With the Blues-Sharks game scheduled for 6-30am, CapeShark harks back to the early SuperRugby days, especially those early 4h30 games.
Dead still. Dark. And freezing cold. The panic subsides as you realise it’s just your alarm clock and not the university fire drill. It’s four in the morning. No man sane of mind is stirring. With their blankets wrapped tightly around them, five monasterial-like figures traipse down the stairs towards the residence TV room. From a distance you’d be mistaken for thinking it was some sort of cult. And in a way it was.
These were the early days of Super12. Long before South Africans (who incidentally contribute the most financially in the SANZAR deal) had any say in the way fixtures were organised. And if your beloved team had an afternoon game in New Zealand… sorry for you, you either missed the game or you arose at this ungodly hour.
In our residence it was quite common for a student to ‘forget’ to study for that final paper, but religiously rise for a rugby match on TV. Being at Rhodes, there were a handful of Natalians in our res. We could also count on the support of the East London guys who identified with the Sharks. P.E. guys on the other hand were generally weird metalheads that hated sport with a passion and wore T-shirts that said ‘Slayer’ and ‘Marilyn Manson’. But the Zim guys were always keen for a game of rugby, irrespective of who was playing.
One of the brethren took it upon himself to bring his kettle down (he’d smuggled it into res behind the warden’s back). The kettle boiled furiously while Darren and Naas talked their usual kak. I can’t describe it sufficiently except to say that coffee at four in the morning in a cold, dark res room is the equivalent of getting room service at a five star hotel – from Angelina Jolie. But few things in life feel worse than going through all this effort, the sleep deprivation and hypothermia, only to see your team lose. And if that was the case, then you were in a bad mood for the rest of the day, and what a long day it turned out to be.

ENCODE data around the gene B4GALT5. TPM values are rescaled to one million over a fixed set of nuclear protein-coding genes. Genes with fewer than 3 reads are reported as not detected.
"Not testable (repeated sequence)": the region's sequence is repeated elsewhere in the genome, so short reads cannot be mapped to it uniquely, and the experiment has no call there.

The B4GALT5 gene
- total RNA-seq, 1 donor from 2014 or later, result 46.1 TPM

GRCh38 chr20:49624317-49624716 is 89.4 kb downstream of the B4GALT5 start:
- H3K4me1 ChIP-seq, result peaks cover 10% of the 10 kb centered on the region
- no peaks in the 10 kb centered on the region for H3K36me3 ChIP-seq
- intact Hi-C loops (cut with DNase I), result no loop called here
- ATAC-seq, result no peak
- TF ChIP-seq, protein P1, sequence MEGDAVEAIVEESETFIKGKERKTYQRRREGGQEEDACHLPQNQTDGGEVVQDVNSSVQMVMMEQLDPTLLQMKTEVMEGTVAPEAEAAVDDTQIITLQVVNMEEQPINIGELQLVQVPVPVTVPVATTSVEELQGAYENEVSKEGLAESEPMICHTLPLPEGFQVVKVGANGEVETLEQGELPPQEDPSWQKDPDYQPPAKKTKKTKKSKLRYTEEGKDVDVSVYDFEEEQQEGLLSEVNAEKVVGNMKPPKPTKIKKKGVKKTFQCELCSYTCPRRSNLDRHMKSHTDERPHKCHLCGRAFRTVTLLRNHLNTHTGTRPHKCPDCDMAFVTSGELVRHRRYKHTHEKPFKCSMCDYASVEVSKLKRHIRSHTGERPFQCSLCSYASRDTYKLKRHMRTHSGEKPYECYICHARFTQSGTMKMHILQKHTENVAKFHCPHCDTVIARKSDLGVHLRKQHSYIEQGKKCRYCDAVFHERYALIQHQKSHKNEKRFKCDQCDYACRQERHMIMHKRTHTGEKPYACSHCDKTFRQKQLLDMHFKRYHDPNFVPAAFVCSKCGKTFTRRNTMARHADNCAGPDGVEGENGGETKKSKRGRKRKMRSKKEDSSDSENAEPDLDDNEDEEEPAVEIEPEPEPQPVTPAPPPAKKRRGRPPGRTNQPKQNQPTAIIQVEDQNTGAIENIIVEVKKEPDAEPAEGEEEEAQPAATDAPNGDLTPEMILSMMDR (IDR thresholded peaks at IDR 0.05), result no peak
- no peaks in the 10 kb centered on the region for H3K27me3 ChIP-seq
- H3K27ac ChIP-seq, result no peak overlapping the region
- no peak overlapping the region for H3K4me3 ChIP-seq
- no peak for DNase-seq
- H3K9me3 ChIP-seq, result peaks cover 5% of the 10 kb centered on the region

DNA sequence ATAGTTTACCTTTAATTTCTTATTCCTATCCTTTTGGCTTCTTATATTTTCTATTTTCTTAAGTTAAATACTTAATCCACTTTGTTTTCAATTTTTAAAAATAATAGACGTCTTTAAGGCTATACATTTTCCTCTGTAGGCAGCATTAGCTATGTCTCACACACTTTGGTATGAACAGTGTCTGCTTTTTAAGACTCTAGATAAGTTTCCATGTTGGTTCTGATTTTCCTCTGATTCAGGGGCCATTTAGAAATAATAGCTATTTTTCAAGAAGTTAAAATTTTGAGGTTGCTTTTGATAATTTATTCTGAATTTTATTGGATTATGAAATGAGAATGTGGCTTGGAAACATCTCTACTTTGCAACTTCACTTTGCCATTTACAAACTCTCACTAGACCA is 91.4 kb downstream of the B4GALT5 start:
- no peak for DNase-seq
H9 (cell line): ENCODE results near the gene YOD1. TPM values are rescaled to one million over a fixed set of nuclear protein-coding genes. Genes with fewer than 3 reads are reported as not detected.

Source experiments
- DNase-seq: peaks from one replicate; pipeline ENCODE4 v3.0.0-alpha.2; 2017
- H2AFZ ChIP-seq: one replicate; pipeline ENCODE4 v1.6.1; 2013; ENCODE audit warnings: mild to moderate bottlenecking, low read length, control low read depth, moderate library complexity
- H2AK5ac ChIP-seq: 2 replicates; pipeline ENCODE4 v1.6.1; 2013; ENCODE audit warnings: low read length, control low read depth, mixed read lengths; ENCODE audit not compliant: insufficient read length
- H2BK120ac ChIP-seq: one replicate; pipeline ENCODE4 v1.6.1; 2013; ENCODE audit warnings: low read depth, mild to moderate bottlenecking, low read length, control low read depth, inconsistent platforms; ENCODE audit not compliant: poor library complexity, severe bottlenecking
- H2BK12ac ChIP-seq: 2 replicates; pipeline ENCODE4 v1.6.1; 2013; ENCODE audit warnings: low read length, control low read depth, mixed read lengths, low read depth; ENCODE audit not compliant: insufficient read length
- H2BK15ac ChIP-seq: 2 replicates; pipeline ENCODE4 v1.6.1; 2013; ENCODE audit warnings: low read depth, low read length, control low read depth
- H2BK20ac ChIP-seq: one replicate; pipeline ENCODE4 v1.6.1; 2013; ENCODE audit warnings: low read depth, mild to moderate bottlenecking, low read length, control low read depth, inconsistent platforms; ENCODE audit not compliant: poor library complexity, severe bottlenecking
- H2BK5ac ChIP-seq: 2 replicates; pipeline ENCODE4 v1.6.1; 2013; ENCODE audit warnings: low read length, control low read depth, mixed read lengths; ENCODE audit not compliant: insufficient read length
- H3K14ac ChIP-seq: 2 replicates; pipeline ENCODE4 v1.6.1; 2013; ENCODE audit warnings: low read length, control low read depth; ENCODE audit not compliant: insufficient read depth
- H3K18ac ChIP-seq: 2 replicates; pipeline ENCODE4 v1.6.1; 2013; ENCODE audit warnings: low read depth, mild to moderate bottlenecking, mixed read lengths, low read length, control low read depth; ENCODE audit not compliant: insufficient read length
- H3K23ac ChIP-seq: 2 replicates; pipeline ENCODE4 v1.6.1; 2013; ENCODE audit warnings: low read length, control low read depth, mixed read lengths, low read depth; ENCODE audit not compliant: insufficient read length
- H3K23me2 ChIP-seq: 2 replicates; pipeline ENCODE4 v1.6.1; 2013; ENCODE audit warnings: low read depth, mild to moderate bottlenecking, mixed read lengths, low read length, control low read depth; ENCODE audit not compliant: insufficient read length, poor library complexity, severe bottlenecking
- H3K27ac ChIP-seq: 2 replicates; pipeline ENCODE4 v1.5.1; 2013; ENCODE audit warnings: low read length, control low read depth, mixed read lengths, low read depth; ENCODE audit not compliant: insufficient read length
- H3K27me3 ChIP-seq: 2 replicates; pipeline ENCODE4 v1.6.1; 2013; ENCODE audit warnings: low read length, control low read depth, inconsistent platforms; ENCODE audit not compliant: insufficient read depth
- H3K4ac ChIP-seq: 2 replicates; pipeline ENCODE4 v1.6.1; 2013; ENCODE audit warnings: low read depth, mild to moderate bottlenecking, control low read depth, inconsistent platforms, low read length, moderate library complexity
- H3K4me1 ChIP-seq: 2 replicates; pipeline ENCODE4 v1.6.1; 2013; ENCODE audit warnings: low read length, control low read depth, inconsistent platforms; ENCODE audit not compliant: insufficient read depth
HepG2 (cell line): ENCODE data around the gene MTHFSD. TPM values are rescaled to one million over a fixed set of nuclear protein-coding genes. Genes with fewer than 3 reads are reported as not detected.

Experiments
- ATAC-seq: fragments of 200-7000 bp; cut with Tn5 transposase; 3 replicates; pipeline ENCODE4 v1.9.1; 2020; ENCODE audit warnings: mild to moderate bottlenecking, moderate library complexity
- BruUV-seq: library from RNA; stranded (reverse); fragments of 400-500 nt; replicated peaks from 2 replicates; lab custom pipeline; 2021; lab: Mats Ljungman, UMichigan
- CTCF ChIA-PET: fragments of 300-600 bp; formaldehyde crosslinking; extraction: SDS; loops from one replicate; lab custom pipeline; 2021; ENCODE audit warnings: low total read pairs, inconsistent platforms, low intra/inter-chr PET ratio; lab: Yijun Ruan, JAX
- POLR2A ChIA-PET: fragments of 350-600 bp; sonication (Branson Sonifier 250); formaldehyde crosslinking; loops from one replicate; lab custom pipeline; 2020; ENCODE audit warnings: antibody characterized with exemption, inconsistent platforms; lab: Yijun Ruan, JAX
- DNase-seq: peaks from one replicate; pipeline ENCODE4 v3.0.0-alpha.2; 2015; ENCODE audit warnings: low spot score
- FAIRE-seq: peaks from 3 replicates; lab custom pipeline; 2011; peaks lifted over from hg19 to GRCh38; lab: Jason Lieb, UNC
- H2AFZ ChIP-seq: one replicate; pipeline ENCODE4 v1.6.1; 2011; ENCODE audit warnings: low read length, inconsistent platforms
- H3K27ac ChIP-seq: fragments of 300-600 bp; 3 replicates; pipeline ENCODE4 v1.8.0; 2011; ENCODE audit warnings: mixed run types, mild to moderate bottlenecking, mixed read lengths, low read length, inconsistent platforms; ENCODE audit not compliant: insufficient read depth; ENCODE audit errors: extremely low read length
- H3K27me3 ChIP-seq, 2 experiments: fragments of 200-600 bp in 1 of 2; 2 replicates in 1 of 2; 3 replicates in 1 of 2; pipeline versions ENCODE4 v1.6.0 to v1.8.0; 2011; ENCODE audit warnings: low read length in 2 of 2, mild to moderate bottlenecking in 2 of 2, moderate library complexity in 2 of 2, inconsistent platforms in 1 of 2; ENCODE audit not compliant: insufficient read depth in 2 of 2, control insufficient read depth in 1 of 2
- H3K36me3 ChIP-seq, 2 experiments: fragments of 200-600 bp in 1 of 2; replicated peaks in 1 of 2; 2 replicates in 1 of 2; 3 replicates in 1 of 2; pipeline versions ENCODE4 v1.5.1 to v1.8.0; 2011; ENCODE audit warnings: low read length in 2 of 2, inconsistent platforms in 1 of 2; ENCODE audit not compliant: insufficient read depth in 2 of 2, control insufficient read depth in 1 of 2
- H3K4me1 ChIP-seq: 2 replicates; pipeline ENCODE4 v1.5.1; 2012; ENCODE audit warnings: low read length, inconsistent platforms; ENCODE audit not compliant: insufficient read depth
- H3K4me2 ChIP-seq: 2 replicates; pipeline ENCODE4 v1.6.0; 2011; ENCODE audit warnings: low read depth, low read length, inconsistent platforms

Now excuse if I sound all metaphysical and fuzzy, but waking up at 4am really was good for the soul. No, really. I’m telling you those grannies are onto something. For starters you had more hours in a day. And you came to appreciate things like sunrises, something we do too little of nowadays. Somehow camaraderie actually meant something at this hour. And of course, there were the memories you took away.
One of the most vivid memories I have of a ‘pre-dawnie’ is waking up on a Free State farm in winter to watch a Springbok-New Zealand game. We were in a barn, nogal. As far as I recall we got our asses kicked. Gaffie Du Toit and Dave van Hoeslin were our halfbacks for goodness sakes!
It’s only a game, they say. But it must be the adventure streak in all of us that makes getting up ridiculously early for it so rewarding.